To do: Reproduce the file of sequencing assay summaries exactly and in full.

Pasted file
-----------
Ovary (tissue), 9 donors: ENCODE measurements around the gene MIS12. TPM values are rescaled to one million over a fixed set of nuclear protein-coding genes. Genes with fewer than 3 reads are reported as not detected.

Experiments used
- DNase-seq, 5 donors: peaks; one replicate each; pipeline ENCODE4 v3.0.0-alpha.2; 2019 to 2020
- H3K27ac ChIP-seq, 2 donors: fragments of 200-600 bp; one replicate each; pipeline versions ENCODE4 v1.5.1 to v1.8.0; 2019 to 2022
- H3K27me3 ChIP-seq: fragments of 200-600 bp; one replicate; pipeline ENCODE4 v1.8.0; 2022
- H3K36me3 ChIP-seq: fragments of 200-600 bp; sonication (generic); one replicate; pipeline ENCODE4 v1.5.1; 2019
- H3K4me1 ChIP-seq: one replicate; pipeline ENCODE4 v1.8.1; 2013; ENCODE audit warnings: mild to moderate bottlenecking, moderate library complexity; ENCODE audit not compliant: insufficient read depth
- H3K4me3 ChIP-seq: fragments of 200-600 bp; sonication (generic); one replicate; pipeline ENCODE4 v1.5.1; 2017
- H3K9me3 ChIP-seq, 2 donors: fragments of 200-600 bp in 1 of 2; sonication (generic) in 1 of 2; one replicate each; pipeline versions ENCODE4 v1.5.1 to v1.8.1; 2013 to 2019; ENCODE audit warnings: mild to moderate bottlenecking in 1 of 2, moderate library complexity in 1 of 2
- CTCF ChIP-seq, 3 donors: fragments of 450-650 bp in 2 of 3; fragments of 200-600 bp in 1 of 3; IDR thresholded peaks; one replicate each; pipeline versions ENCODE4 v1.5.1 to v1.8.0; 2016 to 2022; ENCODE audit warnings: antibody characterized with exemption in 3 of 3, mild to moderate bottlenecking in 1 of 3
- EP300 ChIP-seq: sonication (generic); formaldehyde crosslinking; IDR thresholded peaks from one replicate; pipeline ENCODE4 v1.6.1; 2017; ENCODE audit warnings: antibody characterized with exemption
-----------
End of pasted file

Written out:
Ovary (tissue), 9 donors: ENCODE measurements around the gene MIS12. TPM values are rescaled to one million over a fixed set of nuclear protein-coding genes. Genes with fewer than 3 reads are reported as not detected.

Experiments used
- DNase-seq, 5 donors: peaks; one replicate each; pipeline ENCODE4 v3.0.0-alpha.2; 2019 to 2020
- H3K27ac ChIP-seq, 2 donors: fragments of 200-600 bp; one replicate each; pipeline versions ENCODE4 v1.5.1 to v1.8.0; 2019 to 2022
- H3K27me3 ChIP-seq: fragments of 200-600 bp; one replicate; pipeline ENCODE4 v1.8.0; 2022
- H3K36me3 ChIP-seq: fragments of 200-600 bp; sonication (generic); one replicate; pipeline ENCODE4 v1.5.1; 2019
- H3K4me1 ChIP-seq: one replicate; pipeline ENCODE4 v1.8.1; 2013; ENCODE audit warnings: mild to moderate bottlenecking, moderate library complexity; ENCODE audit not compliant: insufficient read depth
- H3K4me3 ChIP-seq: fragments of 200-600 bp; sonication (generic); one replicate; pipeline ENCODE4 v1.5.1; 2017
- H3K9me3 ChIP-seq, 2 donors: fragments of 200-600 bp in 1 of 2; sonication (generic) in 1 of 2; one replicate each; pipeline versions ENCODE4 v1.5.1 to v1.8.1; 2013 to 2019; ENCODE audit warnings: mild to moderate bottlenecking in 1 of 2, moderate library complexity in 1 of 2
- CTCF ChIP-seq, 3 donors: fragments of 450-650 bp in 2 of 3; fragments of 200-600 bp in 1 of 3; IDR thresholded peaks; one replicate each; pipeline versions ENCODE4 v1.5.1 to v1.8.0; 2016 to 2022; ENCODE audit warnings: antibody characterized with exemption in 3 of 3, mild to moderate bottlenecking in 1 of 3
- EP300 ChIP-seq: sonication (generic); formaldehyde crosslinking; IDR thresholded peaks from one replicate; pipeline ENCODE4 v1.6.1; 2017; ENCODE audit warnings: antibody characterized with exemption